Giuseppe Tornatore masterpiece of the youthful magic of cinema and the poignant reflection of its relationship with the viewer. Yes it won Best Foreign Language Film Oscar, 5 BAFTA Awards including Best Actor, Original Screenplay and Score, the Grand Prize of the Jury at the Cannes Film Festival and many more. But the film has a strange and compelling past. As much as its onscreen story has us transfixed to the light and shade.

Salvatore is a successful film director. He returns home from the big city, back to the village that was his home as a child. He is there to attend the funeral of Alfredo. An old man who ran the local cinema and befriended him as a child. When Alfredo was a projectionist, Salvatore was a helpful and obsessed child. Loving to help with the reels, looking through viewing pane and being a number two to the man who was his friend. 30 years on from this, he begins to remember lost loves, the flickering myth, the beard of his friend.

You know the whole story and I will simply say, in my review that I love the film. I love it in both forms, that is the tighter, theatrical version, edited by the Weinstein’s no less and that is often rightly forgotten. The directors cut, more slower and richer. A tender study of the love of film and the power of friendship. Innocent as it is, it is profound and touching.  The really more pertinent point is to do with the new 4K restoration. You and I are wondering again, why am I paying for yet another restoration?


The 4K restoration is, in its way, excellent. They have chosen to invest in the right version and with the savvy to focus on the sad drain of colour and that horrid blue. Both have gone and so has the other issue of the previous version, bloom. Light that punches out the frame is gone. Thank God. A Christmas miracle.


  • New 4K restoration of the theatrical version from the original camera negative, supervised by Giuseppe Tornatore and 2K restoration of the Director’s Cut version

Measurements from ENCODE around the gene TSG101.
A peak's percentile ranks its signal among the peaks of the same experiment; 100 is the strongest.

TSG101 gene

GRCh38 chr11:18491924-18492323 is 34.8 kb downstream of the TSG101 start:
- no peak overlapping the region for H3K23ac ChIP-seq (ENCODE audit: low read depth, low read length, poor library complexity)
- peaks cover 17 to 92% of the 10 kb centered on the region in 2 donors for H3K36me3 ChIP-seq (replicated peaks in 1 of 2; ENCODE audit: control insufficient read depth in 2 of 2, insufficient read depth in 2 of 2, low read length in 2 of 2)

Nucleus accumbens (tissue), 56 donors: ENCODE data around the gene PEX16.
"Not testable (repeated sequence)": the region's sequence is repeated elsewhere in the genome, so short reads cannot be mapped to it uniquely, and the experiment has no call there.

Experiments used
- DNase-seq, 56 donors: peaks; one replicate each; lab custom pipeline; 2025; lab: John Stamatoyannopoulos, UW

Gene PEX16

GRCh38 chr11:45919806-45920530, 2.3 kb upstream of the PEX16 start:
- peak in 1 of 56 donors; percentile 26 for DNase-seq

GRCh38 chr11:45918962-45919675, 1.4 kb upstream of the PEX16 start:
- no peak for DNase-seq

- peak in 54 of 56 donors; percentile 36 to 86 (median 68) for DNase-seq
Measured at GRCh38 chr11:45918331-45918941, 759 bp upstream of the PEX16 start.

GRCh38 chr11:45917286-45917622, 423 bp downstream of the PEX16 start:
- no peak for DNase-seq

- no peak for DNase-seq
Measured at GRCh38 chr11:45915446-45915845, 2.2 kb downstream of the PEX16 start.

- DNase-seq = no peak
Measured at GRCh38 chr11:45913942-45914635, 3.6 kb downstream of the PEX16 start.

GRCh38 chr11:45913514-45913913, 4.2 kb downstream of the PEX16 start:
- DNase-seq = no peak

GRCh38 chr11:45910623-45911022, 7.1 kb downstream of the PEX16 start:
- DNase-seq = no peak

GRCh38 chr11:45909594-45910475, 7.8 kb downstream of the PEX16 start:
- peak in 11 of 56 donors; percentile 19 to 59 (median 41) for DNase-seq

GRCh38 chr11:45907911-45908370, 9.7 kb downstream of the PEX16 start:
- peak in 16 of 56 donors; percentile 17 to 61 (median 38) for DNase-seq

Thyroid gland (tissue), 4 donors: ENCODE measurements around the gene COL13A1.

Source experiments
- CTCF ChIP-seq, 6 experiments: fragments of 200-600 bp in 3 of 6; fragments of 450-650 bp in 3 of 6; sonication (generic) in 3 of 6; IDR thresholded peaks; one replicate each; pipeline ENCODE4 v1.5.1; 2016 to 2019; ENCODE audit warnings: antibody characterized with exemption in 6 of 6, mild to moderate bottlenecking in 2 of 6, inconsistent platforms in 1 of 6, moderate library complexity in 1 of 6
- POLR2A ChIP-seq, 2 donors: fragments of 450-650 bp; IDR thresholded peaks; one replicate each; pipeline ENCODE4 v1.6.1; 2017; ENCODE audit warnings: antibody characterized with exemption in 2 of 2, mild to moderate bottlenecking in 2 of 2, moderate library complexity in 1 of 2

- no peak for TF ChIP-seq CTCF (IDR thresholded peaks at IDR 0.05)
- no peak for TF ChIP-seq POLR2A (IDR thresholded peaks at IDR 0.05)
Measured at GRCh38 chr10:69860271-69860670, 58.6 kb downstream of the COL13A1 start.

• 4K (2160p) UHD Blu-ray presentation in Dolby Vision (HDR10 compatible) of the 124 minute theatrical version
  • High Definition Blu-ray (1080p) presentation of the 174 minute Director’s Cut
  • Uncompressed original stereo 2.0 Audio and 5.1 surround sound options
  • Optional English subtitles
  • Audio commentary with director Giuseppe Tornatore and Italian cinema expert critic Millicent Marcus
  • A Dream of Sicily – A 52-minute documentary profile of Giuseppe Tornatore featuring interviews with the director and extracts from his early home movies as well as interviews with director Francesco Rosi and painter Peppino Ducato, set to music by the legendary Ennio Morricone
  • A Bear and a Mouse in Paradise – A 27-minute documentary on the making of Cinema Paradiso and the characters of Toto and Alfredo, featuring interviews the actors who play them, Philippe Noiret and Salvatore Cascio as well as Tornatore
  • The Kissing Sequence – Giuseppe Tornatore discusses the origins of the kissing scenes with clips identifying each scene
  • Original Director’s Cut Theatrical Trailer and 25th Anniversary Re-Release Trailer

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